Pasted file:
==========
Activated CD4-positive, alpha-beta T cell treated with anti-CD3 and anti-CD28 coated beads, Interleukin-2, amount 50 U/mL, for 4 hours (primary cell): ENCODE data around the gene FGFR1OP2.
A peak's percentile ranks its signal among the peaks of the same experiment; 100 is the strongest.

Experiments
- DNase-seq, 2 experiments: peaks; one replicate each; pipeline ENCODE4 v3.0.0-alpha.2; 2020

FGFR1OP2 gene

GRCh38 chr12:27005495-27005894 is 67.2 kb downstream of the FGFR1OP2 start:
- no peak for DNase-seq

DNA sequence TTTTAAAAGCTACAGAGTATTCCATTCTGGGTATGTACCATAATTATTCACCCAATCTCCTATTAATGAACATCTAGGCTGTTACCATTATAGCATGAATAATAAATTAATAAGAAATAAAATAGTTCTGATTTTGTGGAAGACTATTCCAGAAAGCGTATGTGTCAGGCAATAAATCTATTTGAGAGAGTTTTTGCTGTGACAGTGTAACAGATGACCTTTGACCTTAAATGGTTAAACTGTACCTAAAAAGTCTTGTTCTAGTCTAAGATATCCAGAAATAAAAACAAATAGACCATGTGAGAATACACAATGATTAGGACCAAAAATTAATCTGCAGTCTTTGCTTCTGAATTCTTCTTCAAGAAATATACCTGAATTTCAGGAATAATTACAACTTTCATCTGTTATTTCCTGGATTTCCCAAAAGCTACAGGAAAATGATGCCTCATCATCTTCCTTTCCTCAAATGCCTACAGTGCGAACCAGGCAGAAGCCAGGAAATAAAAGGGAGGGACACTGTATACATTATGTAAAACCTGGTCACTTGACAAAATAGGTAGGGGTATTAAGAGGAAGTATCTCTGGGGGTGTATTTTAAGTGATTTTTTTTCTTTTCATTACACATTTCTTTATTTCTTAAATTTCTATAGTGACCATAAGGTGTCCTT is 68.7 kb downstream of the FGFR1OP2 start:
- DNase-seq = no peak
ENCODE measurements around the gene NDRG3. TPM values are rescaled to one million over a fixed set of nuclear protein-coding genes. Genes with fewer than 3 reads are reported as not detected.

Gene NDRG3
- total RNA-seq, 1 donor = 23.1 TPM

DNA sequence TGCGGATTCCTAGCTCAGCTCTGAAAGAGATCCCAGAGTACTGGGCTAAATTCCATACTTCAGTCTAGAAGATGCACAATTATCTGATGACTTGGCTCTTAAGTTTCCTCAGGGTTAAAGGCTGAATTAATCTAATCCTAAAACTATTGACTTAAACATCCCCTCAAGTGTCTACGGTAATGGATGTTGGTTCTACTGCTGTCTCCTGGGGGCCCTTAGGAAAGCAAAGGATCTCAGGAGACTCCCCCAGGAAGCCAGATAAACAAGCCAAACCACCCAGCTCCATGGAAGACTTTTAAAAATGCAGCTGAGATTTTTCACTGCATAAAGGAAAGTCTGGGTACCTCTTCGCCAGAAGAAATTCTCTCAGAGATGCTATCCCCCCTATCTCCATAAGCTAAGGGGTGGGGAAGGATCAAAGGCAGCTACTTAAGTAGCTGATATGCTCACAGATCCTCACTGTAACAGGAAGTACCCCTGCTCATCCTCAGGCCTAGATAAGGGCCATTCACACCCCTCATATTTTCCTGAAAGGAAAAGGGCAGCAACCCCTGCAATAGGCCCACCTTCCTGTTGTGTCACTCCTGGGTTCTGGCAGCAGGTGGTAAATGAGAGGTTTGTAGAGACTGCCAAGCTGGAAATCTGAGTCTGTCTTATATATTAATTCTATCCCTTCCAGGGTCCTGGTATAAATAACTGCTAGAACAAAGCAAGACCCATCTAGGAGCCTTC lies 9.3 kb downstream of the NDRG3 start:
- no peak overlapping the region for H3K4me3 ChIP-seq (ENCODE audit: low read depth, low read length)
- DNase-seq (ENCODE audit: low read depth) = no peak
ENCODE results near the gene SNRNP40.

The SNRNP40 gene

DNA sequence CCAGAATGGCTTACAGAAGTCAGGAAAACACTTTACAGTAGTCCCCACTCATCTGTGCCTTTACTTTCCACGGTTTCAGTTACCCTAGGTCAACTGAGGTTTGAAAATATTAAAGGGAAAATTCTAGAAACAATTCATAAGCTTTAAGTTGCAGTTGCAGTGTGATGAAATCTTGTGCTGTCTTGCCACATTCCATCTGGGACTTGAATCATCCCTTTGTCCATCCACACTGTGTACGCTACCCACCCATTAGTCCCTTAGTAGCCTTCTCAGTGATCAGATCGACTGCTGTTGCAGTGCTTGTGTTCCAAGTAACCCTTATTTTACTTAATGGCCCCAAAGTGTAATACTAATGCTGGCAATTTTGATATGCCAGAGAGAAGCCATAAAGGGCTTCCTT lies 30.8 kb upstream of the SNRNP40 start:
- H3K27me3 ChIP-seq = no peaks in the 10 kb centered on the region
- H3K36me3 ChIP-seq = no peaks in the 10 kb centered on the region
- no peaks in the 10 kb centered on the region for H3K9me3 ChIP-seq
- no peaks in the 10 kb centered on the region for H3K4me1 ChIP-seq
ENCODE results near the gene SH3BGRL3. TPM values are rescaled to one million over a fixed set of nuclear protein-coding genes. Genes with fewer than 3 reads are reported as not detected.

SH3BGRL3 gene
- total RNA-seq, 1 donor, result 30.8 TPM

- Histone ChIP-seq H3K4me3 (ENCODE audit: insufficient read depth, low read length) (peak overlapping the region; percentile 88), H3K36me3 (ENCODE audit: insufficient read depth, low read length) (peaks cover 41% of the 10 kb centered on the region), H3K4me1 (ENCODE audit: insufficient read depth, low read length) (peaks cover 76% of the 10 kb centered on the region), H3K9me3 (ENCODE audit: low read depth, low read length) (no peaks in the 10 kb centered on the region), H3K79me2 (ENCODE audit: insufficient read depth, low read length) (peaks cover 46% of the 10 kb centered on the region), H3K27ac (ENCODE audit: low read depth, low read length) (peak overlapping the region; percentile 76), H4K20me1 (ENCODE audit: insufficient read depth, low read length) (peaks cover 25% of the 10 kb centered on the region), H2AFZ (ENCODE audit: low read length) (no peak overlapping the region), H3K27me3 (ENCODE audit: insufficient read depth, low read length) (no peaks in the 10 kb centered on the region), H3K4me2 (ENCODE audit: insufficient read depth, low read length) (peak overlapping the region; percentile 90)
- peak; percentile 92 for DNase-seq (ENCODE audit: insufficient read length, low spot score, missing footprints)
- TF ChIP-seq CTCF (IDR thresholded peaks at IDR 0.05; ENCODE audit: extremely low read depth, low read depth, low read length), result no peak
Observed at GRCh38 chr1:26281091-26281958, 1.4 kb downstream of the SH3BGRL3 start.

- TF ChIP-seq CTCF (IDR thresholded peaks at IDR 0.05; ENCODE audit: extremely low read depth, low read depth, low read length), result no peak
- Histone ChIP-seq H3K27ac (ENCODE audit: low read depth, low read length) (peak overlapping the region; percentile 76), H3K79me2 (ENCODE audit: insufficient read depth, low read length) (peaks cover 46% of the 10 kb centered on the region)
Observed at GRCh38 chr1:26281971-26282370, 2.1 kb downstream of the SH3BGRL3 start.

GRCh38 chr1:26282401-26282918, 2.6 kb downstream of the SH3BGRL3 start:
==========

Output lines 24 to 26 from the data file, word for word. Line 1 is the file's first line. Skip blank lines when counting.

SH3BGRL3 gene
- total RNA-seq, 1 donor, result 30.8 TPM

- Histone ChIP-seq H3K4me3 (ENCODE audit: insufficient read depth, low read length) (peak overlapping the region; percentile 88), H3K36me3 (ENCODE audit: insufficient read depth, low read length) (peaks cover 41% of the 10 kb centered on the region), H3K4me1 (ENCODE audit: insufficient read depth, low read length) (peaks cover 76% of the 10 kb centered on the region), H3K9me3 (ENCODE audit: low read depth, low read length) (no peaks in the 10 kb centered on the region), H3K79me2 (ENCODE audit: insufficient read depth, low read length) (peaks cover 46% of the 10 kb centered on the region), H3K27ac (ENCODE audit: low read depth, low read length) (peak overlapping the region; percentile 76), H4K20me1 (ENCODE audit: insufficient read depth, low read length) (peaks cover 25% of the 10 kb centered on the region), H2AFZ (ENCODE audit: low read length) (no peak overlapping the region), H3K27me3 (ENCODE audit: insufficient read depth, low read length) (no peaks in the 10 kb centered on the region), H3K4me2 (ENCODE audit: insufficient read depth, low read length) (peak overlapping the region; percentile 90)